(ENDANGERED SPECIES/ANIMAL PICTURES) We shared some exciting news with you recently with our report on the saola sighting in Vietnam. After 15 years without a trace, a camera trap in the Central Annamite Mountains managed to snap a photo of one of the Earth’s rarest mammals.
What’s even more thrilling is the saola isn’t the only elusive creature being discovered. Thanks to strategically placed, motion-sensitive cameras and amazing advancements in technology, other rarely seen endangered animals have also been spotted.
There are less than a few hundred of these antelope-like, double-horned oxen living in Vietnam. The saola was first discovered in remote mountains near Laos in 1992, but had not been seen in the wild since 1998. After being photographed in September, animal conservationists recruited local forest guards to remove any illegal hunting snares in the area—the greatest threat to the saola’s survival.
2. Snow Leopard
Native to the Central Asian mountains, the endangered snow leopard is a rare sight, with just around 6,000 left in the wild. This little cutie was captured on a camera trap last year prowling the mountains of Tajikistan with his/her sibling and mother on a camera trap set-up by Panthera, a wild cat conservation group. These amazing animals are in dramatic decline due to illegal poaching by hunters for their beautiful fur and body parts, which are used in traditional Chinese medicine.
3. Giant Squid
The mystery behind the ultimate sea legend may be solved! For the first time ever, a giant squid, the creature believed to have inspired the Norse myth of the sea monster known as “The Kraken,” was caught on film in its natural habitat. After rigorous research, scientists last year tracked the the massive invertebrate, with its oversized eyes and huge body, to an area about 600-miles south of Tokyo. Here, a three-man crew in a submersible descended the dark, cold depths of the Pacific Ocean for more than 2000 feet to capture this history-making footage.
Now for a definite awww moment! This rarely seen oncilla was caught on a camera trap in Bolivia’s Madidi National Park. The adorable little guy is the smallest feline roaming South America’s lowlands. Hardly ever seen—never mind photographed—this picture is actually the first known record of the elusive oncilla in this park.
5. Pink Hippo
No you’re not drunk! This is a Pink HIPPO, not elephant, and extremely rare. This aerial photo, taken by photographer Marc Mol in November of 2011, captures the unique mammal attempting to blend in with his/her normal-hued relatives while bathing in waters in South Luangwa, Zambia, Africa. Contrary to popular belief the unusual hippopotamus is not albino, but leucistic, a condition where the pigmentation of cells in an animal fail to develop properly. While that could prove extremely dangerous for the survival of most animals—leaving them more visible to predators and at risk of sunburn—the hippos’ tremendous size allows them to defend themselves against attackers, while their sweat works as a natural sunscreen.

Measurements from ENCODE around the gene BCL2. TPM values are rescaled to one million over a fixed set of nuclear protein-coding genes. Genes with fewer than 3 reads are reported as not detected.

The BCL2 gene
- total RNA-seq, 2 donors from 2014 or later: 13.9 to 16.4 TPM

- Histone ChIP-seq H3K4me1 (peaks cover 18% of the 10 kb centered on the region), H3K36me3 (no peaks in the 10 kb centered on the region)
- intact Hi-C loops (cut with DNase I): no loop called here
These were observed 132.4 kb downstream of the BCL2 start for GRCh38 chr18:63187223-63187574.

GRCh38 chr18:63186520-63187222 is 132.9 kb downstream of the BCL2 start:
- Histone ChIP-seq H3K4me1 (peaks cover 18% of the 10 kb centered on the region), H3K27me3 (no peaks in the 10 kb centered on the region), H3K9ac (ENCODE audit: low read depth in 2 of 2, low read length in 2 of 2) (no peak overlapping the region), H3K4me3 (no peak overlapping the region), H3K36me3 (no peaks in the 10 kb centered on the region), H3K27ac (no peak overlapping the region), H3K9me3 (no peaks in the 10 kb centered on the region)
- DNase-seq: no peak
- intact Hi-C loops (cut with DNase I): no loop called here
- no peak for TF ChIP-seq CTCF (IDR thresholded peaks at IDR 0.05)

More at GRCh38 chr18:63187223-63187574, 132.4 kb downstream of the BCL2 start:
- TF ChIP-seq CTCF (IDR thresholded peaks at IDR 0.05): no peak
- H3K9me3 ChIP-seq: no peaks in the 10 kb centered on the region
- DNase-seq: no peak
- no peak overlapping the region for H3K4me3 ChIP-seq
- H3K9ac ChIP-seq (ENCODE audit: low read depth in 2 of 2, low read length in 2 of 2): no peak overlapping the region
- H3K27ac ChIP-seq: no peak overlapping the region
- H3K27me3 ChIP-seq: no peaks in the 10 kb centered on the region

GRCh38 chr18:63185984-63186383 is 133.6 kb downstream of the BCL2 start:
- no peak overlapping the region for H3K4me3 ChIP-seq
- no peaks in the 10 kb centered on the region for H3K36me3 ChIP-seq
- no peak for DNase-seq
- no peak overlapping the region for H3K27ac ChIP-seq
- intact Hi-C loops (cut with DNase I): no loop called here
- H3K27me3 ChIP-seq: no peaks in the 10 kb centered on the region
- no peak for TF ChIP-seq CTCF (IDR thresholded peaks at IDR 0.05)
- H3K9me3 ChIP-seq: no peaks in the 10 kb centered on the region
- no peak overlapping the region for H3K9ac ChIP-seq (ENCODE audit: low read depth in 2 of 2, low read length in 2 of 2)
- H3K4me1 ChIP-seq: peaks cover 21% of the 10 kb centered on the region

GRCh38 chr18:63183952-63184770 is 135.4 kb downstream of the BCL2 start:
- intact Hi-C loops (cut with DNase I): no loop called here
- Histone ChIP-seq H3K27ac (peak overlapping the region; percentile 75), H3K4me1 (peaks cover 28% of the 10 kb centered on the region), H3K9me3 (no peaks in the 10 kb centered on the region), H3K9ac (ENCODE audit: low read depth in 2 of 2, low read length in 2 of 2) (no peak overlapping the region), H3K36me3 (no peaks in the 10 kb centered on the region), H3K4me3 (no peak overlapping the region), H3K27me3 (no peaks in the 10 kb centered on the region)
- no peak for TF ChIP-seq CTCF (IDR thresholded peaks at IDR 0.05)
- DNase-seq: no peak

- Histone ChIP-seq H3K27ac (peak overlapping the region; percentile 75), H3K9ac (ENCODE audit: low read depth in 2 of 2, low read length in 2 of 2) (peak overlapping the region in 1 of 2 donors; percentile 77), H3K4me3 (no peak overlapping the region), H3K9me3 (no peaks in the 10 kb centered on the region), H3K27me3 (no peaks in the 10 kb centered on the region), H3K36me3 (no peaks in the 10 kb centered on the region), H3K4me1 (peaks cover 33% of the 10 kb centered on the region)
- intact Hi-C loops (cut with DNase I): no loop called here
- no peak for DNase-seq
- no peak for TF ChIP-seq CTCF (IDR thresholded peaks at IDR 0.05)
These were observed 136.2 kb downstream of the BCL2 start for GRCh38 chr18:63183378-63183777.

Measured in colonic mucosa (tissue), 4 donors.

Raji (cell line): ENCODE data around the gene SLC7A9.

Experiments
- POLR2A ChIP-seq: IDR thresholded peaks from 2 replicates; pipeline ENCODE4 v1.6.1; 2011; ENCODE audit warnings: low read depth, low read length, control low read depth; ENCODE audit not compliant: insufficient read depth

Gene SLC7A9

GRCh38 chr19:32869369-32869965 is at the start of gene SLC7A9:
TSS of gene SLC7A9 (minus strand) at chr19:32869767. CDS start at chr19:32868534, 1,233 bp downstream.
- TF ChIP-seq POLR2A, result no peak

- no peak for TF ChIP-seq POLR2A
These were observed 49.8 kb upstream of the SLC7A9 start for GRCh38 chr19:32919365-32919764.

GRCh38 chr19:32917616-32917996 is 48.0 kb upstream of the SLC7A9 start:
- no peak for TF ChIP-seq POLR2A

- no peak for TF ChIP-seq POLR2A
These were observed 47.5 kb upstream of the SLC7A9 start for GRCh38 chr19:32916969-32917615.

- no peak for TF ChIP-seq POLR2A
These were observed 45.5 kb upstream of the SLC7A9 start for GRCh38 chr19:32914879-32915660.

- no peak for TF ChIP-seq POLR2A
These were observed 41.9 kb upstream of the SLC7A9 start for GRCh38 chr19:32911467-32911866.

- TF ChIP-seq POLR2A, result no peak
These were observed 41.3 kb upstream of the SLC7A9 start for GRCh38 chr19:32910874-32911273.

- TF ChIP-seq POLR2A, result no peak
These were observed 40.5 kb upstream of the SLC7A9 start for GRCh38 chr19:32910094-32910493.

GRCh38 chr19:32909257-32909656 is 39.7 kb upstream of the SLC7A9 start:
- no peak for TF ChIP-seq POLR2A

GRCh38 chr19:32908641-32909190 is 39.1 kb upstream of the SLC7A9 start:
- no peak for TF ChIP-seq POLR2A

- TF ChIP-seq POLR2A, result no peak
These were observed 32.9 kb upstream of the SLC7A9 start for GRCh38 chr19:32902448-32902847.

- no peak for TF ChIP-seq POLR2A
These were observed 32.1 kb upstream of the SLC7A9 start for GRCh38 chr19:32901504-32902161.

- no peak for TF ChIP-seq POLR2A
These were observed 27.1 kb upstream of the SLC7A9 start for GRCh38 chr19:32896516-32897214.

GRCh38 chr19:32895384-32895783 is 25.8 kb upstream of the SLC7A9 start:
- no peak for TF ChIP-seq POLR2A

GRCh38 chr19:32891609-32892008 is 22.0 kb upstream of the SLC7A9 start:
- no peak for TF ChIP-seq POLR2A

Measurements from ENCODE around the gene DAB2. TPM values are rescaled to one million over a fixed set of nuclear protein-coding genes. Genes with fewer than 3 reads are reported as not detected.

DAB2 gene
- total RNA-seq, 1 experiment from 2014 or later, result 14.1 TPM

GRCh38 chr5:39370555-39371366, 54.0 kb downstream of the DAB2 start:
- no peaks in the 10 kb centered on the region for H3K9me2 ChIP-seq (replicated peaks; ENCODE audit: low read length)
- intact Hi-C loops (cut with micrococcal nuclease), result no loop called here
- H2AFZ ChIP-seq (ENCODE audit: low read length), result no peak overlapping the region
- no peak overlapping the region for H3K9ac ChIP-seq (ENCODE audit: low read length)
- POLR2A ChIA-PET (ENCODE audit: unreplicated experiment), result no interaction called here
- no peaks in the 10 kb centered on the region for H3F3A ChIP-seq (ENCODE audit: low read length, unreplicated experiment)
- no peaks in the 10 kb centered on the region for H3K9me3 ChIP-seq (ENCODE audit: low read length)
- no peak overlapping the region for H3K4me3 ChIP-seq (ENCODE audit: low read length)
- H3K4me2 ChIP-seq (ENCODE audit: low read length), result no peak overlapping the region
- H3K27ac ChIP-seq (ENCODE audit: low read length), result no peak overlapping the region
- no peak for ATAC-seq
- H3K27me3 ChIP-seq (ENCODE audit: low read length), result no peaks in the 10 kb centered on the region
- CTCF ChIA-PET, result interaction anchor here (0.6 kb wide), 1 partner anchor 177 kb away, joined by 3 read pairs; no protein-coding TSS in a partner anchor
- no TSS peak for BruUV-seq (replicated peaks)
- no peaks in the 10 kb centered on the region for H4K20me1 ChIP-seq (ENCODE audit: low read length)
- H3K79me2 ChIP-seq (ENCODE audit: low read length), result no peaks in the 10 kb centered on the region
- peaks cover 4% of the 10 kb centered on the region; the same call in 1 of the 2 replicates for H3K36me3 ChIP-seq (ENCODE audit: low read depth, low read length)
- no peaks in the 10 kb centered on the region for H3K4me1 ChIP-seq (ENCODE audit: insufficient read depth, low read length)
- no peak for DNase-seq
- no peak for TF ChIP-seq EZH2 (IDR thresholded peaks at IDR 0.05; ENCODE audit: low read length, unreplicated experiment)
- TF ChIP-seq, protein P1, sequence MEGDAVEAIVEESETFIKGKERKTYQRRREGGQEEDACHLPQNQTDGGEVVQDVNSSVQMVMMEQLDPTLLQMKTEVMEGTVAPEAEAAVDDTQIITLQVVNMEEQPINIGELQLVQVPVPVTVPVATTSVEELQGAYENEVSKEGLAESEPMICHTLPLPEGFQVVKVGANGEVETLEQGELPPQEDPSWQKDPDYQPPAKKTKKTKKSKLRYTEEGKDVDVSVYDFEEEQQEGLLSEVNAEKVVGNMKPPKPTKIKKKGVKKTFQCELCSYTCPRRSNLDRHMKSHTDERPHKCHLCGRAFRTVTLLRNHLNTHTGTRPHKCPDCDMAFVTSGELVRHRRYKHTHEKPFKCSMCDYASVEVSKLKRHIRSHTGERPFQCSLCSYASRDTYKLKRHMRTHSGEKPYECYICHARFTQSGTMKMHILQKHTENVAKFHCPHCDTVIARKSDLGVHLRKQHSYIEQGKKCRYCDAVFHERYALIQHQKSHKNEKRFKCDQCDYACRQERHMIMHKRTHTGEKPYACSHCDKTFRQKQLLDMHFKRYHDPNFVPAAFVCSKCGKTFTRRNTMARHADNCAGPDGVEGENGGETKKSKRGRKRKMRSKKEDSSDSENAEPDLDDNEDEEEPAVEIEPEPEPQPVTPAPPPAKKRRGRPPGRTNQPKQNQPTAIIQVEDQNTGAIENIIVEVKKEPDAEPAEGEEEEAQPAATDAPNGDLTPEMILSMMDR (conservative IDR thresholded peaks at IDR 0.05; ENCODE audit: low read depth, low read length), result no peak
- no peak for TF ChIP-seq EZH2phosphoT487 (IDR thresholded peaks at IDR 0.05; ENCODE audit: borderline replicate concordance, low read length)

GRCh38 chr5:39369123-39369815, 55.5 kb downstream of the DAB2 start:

6. Right Whale
The right whale is the rarest of all whales in the world. It’s no wonder since in more than sixty years the majestic creature has been spotted only twice in British Columbia waters, with the most recent sighting on October 26th 2013. The discovered endangered animal is approximately fifty-six feet long and was seen near Victoria, BC mixing it up with a group of humpback whales. It’s currently estimated that less than fifty right whales live in the eastern North Pacific.
7. Florida Panther
There’s nothing like a mother’s love and that’s obvious in this photo of a Florida panther carrying her cub to their new den. This rare sighting was captured last year by motion-sensitive camera traps. What’s so amazing is there are at most 160 of these endangered big cats, with this being the first uncollared female ever photographed. Many Florida panthers carry radio collars that allow biologists to track their movements. Although they still enjoy a relatively high birth rate, the cats seem to die as quickly as they breed. The most common cause is being struck by a motor vehicle, and the rapid development of Florida’s wild habitat is only expected to make things worse.
These photos are definitely cute and fun to see, but even more importantly they’re helping us discover more about these elusive endangered animals. Any new information we learn will help scientists, politicians, and individuals make better decisions on how to best protect these species and their survival.
— Lisa Singer, exclusive to Global Animal
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